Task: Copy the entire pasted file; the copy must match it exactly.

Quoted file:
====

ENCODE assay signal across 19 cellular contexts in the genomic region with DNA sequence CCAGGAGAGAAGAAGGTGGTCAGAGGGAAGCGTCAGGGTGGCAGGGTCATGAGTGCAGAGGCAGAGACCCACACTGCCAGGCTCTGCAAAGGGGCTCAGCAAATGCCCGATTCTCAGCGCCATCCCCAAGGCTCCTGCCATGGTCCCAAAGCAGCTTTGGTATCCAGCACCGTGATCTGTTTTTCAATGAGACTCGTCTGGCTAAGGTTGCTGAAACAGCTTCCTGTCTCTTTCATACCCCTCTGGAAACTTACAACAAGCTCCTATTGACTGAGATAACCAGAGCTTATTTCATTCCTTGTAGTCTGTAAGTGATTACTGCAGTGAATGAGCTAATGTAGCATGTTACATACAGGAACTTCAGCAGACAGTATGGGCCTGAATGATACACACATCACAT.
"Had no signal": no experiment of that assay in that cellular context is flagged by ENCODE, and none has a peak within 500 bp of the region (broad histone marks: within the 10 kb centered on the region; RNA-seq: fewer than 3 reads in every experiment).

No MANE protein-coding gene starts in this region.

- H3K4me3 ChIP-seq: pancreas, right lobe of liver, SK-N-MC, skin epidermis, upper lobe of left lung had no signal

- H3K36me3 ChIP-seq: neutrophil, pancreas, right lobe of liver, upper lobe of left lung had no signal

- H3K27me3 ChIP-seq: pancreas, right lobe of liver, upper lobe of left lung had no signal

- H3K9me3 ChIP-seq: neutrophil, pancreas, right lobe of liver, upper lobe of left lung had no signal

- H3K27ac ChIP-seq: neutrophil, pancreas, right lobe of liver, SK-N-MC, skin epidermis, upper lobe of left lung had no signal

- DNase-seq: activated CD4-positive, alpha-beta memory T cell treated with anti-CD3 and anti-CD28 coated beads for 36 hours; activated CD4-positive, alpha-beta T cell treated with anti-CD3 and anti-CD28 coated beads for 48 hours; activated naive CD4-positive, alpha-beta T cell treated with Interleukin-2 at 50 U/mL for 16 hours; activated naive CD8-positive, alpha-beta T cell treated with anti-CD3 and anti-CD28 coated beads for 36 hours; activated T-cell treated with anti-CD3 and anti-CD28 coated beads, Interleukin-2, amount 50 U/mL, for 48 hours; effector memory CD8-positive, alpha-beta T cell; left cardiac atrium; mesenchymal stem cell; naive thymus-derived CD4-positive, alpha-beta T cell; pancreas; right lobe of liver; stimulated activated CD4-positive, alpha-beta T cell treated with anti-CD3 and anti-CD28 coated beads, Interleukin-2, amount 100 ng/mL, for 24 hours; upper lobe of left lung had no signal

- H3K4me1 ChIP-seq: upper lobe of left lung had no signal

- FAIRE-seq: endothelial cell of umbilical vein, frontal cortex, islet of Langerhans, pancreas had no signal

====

ENCODE assay signal across 19 cellular contexts in the genomic region with DNA sequence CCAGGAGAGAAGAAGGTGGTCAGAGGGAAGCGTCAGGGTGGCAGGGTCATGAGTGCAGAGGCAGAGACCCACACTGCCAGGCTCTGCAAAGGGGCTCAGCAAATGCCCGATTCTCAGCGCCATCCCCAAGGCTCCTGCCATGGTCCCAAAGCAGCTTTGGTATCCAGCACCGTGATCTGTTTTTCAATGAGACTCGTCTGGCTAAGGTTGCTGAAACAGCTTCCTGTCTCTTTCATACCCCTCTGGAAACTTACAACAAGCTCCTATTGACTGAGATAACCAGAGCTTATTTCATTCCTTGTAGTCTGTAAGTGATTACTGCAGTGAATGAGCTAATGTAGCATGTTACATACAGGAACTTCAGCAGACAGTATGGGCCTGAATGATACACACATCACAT.
"Had no signal": no experiment of that assay in that cellular context is flagged by ENCODE, and none has a peak within 500 bp of the region (broad histone marks: within the 10 kb centered on the region; RNA-seq: fewer than 3 reads in every experiment).

No MANE protein-coding gene starts in this region.

- H3K4me3 ChIP-seq: pancreas, right lobe of liver, SK-N-MC, skin epidermis, upper lobe of left lung had no signal

- H3K36me3 ChIP-seq: neutrophil, pancreas, right lobe of liver, upper lobe of left lung had no signal

- H3K27me3 ChIP-seq: pancreas, right lobe of liver, upper lobe of left lung had no signal

- H3K9me3 ChIP-seq: neutrophil, pancreas, right lobe of liver, upper lobe of left lung had no signal

- H3K27ac ChIP-seq: neutrophil, pancreas, right lobe of liver, SK-N-MC, skin epidermis, upper lobe of left lung had no signal

- DNase-seq: activated CD4-positive, alpha-beta memory T cell treated with anti-CD3 and anti-CD28 coated beads for 36 hours; activated CD4-positive, alpha-beta T cell treated with anti-CD3 and anti-CD28 coated beads for 48 hours; activated naive CD4-positive, alpha-beta T cell treated with Interleukin-2 at 50 U/mL for 16 hours; activated naive CD8-positive, alpha-beta T cell treated with anti-CD3 and anti-CD28 coated beads for 36 hours; activated T-cell treated with anti-CD3 and anti-CD28 coated beads, Interleukin-2, amount 50 U/mL, for 48 hours; effector memory CD8-positive, alpha-beta T cell; left cardiac atrium; mesenchymal stem cell; naive thymus-derived CD4-positive, alpha-beta T cell; pancreas; right lobe of liver; stimulated activated CD4-positive, alpha-beta T cell treated with anti-CD3 and anti-CD28 coated beads, Interleukin-2, amount 100 ng/mL, for 24 hours; upper lobe of left lung had no signal

- H3K4me1 ChIP-seq: upper lobe of left lung had no signal

- FAIRE-seq: endothelial cell of umbilical vein, frontal cortex, islet of Langerhans, pancreas had no signal